The $7.8 million Lunar Receiving Laboratory comprised 8,000 m2 of lunar receiving laboratory, biological facilities, crew isolation area, gas analysis laboratory and radiation-counting laboratory. It is a tribute to the focus of the Manned Spacecraft Center (MSC, precursor name of Johnson Space Center) management that the building construction was completed in 1967, within one year after approval to start. During 1967 MSC management was struggling to recover from the Apollo capsule fire, that had killed three astronauts on the ground, and fly the first of 14 Apollo spacecraft.

Dr. P. R. Bell, from Oak Ridge National Laboratory, designed the LRL vacuum system and was selected Director of the LRL. Under him engineers and technicians labored mightily to install and checkout the sophisticated sample-handling vacuum system before the samples arrived.

The Lunar Receiving Laboratory had 4 stated functions: 1) distribution of samples to the scientific community, 2) perform time-critical sample measurements, 3) permanently store under vacuum a portion of each sample, and 4) quarantine testing of samples, spacecraft and astronauts (McLane et al., 1967). In contrast, today the purpose of curation of extraterrestrial materials at Johnson Space Center is to 1) keep the samples pure, 2) preserve accurate historical information about the samples, 3) examine and classify samples, 4) publish information about newly-available samples, and 5) prepare and distribute samples for research and education ( Office of the Curator, 1992).

As the LRL took shape, NASA had been encouraged to recruit members of the outside science community to participate in the oversight of the lab and in the preliminary examination of the samples. The expertise of many outsiders working on the Lunar Sample Analysis Planning Team (LSAPT) and the Preliminary Examination Team (PET) was crucial to making the sample processing and distribution operation work properly.

Scientists and technicians entering the laboratory had to strip off their clothes and put on lab clothing. Persons leaving had to strip off the lab clothes, shower, walk nude through a lock bathed in ultraviolet (UV) light and then they could put on their street clothes. Not many of the planetary scientists, astronauts or technicians took the quarantine seriously, figuring that the Moon already had a sterilization system of its own which included irradiation with UV. The quarantine experience was fertile ground for anecdotes, however—like the various versions of a local myth that a quarantine expert from Fort Dietrich suggested using anthrax to test the effectiveness of the biological barrier. According to Elbert King someone did propose testing the barrier with Q-fever, a plan that had to be argued against in a managers' meeting.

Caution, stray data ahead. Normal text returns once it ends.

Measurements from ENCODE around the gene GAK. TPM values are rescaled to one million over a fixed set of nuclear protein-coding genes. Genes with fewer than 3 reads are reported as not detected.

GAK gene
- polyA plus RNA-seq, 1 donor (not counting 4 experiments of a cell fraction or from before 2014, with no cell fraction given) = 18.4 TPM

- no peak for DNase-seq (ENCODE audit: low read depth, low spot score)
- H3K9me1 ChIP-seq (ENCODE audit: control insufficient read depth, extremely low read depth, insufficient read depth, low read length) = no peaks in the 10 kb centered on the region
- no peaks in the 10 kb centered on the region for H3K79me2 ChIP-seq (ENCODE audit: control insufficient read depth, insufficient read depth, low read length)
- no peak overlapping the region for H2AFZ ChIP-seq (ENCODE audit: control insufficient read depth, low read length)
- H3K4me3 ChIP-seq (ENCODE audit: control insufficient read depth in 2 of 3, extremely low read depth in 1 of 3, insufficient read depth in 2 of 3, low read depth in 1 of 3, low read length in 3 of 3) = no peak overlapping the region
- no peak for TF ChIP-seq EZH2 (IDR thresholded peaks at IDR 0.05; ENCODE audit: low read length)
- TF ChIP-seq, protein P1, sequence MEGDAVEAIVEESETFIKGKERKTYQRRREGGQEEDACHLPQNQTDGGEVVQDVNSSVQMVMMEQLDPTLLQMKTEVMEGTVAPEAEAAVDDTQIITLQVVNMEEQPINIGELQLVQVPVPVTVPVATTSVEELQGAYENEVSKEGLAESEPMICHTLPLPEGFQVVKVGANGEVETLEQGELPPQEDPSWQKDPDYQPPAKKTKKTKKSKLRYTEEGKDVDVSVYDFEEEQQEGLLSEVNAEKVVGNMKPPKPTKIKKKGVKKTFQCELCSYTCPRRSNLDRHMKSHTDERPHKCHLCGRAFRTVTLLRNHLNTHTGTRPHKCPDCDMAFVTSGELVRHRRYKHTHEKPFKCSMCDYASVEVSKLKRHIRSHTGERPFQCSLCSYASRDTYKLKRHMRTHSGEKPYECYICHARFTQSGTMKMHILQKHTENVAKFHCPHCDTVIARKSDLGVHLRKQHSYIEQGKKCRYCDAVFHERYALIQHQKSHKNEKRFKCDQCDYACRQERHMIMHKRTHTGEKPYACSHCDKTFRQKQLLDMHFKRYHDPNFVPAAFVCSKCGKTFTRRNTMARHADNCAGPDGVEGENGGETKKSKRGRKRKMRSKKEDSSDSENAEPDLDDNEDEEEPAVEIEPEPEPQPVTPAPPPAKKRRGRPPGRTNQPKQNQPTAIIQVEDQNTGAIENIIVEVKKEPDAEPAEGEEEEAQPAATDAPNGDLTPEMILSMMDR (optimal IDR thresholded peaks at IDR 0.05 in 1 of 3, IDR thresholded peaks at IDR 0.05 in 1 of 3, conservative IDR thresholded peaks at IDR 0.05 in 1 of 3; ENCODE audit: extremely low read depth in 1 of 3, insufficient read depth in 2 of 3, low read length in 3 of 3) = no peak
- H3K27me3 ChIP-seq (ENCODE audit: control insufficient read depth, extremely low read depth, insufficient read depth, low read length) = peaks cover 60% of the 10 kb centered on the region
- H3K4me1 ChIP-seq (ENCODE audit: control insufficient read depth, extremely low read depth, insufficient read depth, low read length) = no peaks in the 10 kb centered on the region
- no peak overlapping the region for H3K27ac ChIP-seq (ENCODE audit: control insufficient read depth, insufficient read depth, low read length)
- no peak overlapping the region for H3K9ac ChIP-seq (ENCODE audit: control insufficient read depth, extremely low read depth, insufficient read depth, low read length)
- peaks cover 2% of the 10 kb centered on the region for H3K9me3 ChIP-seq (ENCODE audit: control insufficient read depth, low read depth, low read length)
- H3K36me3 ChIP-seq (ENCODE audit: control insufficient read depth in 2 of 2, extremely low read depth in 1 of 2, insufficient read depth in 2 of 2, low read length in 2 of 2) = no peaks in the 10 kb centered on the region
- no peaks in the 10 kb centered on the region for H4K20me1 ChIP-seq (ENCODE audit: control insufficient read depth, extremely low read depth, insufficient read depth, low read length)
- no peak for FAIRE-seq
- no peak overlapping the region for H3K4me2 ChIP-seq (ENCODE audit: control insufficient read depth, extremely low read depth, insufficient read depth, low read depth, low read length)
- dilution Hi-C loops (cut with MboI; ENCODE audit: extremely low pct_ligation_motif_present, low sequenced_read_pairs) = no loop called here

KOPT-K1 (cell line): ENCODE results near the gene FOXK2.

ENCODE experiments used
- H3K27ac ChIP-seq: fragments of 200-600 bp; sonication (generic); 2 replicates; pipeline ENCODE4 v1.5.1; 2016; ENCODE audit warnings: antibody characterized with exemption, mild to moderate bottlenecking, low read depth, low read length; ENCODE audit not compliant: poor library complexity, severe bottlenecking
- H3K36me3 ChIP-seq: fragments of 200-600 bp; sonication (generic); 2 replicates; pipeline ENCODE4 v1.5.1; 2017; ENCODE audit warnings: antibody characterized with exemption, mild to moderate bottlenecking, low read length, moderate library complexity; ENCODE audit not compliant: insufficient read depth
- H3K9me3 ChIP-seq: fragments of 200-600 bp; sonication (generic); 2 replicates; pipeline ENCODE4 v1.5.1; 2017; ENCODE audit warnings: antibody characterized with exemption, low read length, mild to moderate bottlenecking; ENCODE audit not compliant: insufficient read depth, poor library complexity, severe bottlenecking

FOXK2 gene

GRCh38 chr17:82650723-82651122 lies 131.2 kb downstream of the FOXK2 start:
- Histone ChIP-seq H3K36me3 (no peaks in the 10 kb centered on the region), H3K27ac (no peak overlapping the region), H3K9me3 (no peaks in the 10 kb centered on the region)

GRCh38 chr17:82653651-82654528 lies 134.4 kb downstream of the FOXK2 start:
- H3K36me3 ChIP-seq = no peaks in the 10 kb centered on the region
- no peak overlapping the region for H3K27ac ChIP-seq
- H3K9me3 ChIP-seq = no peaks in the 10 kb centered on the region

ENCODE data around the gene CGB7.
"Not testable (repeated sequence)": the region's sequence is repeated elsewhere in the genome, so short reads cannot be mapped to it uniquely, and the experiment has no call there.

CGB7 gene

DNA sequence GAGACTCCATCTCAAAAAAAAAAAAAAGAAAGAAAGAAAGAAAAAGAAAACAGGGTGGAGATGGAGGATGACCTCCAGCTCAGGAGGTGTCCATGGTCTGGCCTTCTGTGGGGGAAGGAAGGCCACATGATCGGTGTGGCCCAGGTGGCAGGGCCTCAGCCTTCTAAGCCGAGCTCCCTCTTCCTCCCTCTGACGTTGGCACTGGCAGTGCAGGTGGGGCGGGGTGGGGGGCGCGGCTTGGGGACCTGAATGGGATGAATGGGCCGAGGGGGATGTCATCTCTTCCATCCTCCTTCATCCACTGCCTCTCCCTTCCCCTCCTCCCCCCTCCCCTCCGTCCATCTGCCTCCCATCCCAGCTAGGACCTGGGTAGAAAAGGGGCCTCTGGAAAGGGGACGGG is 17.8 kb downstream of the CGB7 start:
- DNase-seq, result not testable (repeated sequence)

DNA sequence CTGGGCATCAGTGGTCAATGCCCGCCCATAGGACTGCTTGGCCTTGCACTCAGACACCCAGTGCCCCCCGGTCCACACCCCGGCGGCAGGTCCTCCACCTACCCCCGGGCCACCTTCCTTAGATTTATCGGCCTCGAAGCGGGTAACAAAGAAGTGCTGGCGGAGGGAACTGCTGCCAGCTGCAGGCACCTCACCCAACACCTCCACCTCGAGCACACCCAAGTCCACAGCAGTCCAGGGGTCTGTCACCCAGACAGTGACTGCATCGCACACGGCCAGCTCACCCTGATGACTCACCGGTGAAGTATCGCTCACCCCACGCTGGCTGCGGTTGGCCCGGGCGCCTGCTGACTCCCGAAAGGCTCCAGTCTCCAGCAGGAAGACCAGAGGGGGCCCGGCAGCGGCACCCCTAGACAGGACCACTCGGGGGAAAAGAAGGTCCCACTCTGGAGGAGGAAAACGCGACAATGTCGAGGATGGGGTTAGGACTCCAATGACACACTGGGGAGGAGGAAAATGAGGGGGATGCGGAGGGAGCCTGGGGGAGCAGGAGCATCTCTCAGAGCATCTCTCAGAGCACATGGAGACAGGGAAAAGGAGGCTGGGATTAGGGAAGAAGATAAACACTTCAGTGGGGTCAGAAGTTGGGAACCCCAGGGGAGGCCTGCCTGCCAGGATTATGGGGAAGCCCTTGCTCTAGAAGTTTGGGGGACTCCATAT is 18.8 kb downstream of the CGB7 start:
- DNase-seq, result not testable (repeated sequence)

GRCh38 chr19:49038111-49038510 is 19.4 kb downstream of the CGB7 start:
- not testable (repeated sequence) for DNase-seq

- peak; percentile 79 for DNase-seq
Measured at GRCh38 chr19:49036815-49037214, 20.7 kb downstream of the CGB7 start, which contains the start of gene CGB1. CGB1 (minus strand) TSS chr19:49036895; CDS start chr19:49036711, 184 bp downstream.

When the rocks arrived, the sealed boxes were placed into the vacuum system known as the F-201. A technician working in spacesuit vacuum gloves manipulated the samples. The samples were observed and photographed in vacuum. Pieces of sample for examination or analysis were passed into cabinet lines containing nitrogen at 1 atmosphere. Working under separate management, the quarantine people fed lunar fines to mice, quail and other life forms, watching for signs of ill effects and marveling that plants grew better in lunar soil than quartz sand. Planetary scientists were unhappy about the amount of material which they viewed as wasted on these experiments and the extent to which quarantine diminished the focus on planetary research.